Bomb Shelter: Love, Time, and Other Explosives by Mary Laura Philpott – I loved this author’s first book, “I Miss You When I Blink,” so I knew this would be excellent. I feel a close connection with this author because she shares my sense of humor, level of parental anxiety, and positive outlook on life. We are both middle age and have two college-age children. We are both trying our best to support them and guide them without interfering in their lives which is a thin line to walk sometimes. Her musings about motherhood and marriage validate my choices while also looking optimistically at the future. The other thing I liked about this memoir was the format she used. It isn’t often that a memoir is written in personal essay form – almost like a blog post. Each chapter tells a different story, and they don’t necessarily connect to each other or follow a timeline. But she weaves together a relatable series of moments that any woman of a certain age (or man, for that matter) would be unable to put down.

Unbelievable: My Front-Row Seat to the Craziest Campaign in American History, by Katy Tur – I’m a bit of a political junkie and a Democrat. (If you are a fan of the former president, feel free to skip this book review). For the rest of you, Katy Tur gives the most riveting account of her time covering the Trump campaign in 2016. She documents his inconsistencies, outright lies and attempts to charm and intimidate her. Her stories are true to the title of her book, unbelievable.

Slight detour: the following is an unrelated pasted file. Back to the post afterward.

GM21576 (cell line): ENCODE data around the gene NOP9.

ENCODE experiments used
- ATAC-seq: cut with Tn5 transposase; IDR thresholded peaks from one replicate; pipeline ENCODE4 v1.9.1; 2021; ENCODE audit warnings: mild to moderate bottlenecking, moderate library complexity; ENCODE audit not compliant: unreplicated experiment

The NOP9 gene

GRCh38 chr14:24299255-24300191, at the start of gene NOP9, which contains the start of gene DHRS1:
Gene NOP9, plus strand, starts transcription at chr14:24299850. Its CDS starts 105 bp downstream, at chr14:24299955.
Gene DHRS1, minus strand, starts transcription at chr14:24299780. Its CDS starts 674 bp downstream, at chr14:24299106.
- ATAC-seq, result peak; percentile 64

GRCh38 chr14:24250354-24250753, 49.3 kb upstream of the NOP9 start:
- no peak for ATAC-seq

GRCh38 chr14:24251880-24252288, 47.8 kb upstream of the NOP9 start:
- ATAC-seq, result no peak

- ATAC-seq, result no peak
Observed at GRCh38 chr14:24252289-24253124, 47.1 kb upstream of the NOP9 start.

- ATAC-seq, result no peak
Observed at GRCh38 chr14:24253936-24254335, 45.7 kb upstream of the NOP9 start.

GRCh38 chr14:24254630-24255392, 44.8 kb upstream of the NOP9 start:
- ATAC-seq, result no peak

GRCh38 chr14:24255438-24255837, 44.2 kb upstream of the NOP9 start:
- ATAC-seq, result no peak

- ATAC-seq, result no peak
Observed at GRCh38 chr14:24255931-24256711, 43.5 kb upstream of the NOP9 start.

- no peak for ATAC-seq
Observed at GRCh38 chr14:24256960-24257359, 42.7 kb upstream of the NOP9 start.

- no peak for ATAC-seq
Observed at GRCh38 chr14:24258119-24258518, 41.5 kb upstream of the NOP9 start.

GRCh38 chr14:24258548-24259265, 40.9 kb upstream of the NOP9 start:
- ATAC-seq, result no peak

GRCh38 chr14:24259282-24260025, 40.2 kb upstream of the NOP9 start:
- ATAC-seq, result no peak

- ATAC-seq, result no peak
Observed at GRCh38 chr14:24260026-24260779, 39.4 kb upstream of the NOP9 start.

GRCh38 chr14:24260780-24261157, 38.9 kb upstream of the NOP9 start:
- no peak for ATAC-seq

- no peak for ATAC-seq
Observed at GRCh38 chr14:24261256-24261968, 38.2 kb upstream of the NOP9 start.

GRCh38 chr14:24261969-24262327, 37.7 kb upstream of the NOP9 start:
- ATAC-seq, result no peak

What are some of your favorite books from last year? I’m sure my TBR has room for an

Bookish Q&A

It has been a long day, so I’m going to take it easy on myself and answer random questions about my reading life. How would you answer these questions? Feel free to tell me in the comments. And if you have book-related questions for me, put them in the comments too! I’ll definitely answer!

What are my go-to genres?

  • Historical Fiction
  • Family Drama
  • Fiction
  • Memoir
  • Non-fiction Politics/History – written by journalists
  • Pop Culture
  • Books on writing

What book(s) are on my nightstand right now?

I went upstairs to look and realized it is the perfect representation of the go-to genres I listed above. I didn’t even plan that!

  • Unbelievable: My Front Row Seat to the Craziest Campaign in American History, by Katy Tur (Political/Journalism)
  • Inheritance, by Danni Shapiro  (Memoir)
  • This Time Tomorrow, by Emma Straub (Fiction/Family Drama)
  • Writing is My Drink, Theo Pauline Nestor (Writing)